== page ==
Lobotomies. The pick behind the eye. Prefrontal lobe. Severing a nerve, or nerves.
Hydrotherapy. Water works. Chained to a wall crucifixion style. Blasted with a fire hose. Wrapped in ice cold towels and only released to go to the bathroom.
Insulin-Coma Therapy. Injected with large doses of insulin. Daily, for a week.
Chemically Induced Seizures. Shot up. Side effects – fractured bones and memory loss.
The mentally ill have endured all of these torturous treatments in the past.
I would say life is good now, so many drugs to try and alleviate the symptoms, but why then do most city streets have people talking to the voices only their minds can hear? Why are our prisons full of people who need treatment instead of bars? Why since the nineteen eighties are state hospitals abandoned and decaying all across the country, when at the very same time, you can’t find an open bed for a person experiencing delusions or suicidal ideation?
My bed is soft. My shower is warm. My food is fresh. My clothes are clean. My medication is paid for.
I should be silent, and count my blessings. I’m not locked up. I’m not on the street. I’m not being treated by painful and scary methods. I’m among the middle class. I have a condo and a car.
But my heart and mind cry out to people who ride in one of the same boats as me. The name of that boat is schizophrenia, and we sail across mighty waves. We are rocked by turbulent storms. We take in water. We pan it out with a ladle meant for soup.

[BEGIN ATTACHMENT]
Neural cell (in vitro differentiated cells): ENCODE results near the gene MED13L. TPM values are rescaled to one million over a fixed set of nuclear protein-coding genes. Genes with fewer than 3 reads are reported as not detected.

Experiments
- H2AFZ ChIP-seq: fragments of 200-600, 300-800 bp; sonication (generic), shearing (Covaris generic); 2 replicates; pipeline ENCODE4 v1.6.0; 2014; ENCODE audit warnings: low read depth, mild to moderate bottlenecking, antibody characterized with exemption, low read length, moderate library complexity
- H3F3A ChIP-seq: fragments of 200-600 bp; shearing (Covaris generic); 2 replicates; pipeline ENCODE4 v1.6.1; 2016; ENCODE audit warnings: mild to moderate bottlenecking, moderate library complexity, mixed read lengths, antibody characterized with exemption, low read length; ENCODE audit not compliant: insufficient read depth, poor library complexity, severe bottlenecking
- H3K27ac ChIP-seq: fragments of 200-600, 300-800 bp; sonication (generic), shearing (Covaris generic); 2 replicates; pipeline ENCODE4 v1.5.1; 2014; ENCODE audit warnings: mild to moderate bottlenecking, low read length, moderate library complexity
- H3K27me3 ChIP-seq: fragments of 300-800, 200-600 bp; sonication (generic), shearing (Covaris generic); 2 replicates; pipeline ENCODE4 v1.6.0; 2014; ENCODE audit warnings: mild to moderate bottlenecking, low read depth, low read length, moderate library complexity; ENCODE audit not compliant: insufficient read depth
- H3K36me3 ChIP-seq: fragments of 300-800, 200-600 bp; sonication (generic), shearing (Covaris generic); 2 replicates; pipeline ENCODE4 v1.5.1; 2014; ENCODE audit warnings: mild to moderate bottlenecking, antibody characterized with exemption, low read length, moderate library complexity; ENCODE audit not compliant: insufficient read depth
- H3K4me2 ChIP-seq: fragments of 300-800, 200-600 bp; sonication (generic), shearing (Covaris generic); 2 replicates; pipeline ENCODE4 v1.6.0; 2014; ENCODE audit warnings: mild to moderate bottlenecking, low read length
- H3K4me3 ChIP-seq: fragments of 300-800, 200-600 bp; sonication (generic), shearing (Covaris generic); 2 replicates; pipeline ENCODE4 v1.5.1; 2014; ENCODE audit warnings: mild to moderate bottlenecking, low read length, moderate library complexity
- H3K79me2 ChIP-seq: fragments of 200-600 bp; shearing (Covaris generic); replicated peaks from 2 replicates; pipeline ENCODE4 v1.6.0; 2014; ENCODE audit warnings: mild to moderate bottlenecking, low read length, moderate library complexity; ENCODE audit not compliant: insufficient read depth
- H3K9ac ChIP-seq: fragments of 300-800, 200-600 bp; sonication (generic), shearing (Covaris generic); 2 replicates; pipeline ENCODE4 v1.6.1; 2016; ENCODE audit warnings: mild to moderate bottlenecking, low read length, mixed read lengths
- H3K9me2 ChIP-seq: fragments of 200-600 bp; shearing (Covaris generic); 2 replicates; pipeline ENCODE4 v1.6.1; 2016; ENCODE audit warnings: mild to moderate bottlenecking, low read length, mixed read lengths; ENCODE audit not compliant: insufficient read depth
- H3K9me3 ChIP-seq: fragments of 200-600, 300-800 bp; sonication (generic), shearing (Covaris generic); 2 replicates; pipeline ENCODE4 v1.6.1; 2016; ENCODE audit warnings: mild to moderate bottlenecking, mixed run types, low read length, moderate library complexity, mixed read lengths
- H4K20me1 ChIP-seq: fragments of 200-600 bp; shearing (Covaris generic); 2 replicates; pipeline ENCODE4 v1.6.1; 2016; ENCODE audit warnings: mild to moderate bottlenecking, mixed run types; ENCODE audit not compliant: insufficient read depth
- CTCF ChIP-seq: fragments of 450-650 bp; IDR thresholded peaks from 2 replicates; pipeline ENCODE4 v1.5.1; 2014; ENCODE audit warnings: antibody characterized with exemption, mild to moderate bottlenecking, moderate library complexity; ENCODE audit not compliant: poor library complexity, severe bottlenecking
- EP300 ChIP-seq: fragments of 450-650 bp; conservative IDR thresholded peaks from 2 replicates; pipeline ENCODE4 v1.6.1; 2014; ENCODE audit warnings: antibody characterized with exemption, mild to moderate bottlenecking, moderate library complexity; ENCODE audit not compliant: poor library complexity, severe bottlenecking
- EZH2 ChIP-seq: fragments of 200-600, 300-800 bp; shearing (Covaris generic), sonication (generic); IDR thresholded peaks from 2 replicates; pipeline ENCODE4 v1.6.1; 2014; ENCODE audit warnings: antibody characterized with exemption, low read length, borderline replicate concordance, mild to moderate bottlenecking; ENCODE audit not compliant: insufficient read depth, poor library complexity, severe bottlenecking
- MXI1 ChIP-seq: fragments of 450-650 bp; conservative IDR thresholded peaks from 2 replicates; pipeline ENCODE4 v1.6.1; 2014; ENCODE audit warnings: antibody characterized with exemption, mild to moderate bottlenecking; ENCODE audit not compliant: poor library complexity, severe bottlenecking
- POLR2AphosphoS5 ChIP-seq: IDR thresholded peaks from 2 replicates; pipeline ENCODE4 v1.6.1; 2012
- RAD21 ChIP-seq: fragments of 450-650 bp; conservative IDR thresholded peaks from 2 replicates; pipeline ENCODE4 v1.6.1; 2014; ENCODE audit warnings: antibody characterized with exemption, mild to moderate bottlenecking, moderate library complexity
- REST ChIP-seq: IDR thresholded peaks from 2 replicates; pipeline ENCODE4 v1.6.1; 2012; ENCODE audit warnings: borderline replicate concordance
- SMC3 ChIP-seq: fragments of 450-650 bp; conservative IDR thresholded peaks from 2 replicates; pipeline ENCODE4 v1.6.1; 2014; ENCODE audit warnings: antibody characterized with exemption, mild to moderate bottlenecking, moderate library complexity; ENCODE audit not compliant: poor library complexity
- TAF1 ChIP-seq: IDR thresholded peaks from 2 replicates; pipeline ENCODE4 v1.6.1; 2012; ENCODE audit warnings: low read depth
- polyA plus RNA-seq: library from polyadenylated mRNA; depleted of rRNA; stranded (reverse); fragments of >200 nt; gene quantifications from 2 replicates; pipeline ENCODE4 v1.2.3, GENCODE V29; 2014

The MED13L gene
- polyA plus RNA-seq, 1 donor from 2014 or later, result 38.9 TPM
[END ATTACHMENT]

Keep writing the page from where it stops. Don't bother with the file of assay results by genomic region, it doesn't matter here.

Soup? My husband makes soup for the homeless every Friday morning. Some of them are on that boat, and don’t deserve to be. If it were cancer, the name of their boat, someone would step in. They would get some form of treatment. A church might rally, a Kickstarter campaign may go up. Someone would do something.
But damn those pesky people who see things that aren’t there. Who have conversations with the spirit world, or who yell and wave their arms frantically warding off some form of danger only they are aware of.
But it is dangerous to treat the vulnerable so badly. Not to give them a bed in a hospital. Not to provide them with a clean robe, or a shower. Because today it is them, and tomorrow it is you. Dehumanization spreads like a disease that kills sympathy, and when sympathy dies my friend, your safety along with everyone else’s goes with it.
Care now, or pay later. It becomes personal when you are the vulnerable and society looks away. Get in the boat and paddle those who need it to shore. Throw them a lifejacket. Prepare a place for them to call home.
Our survival depends upon it.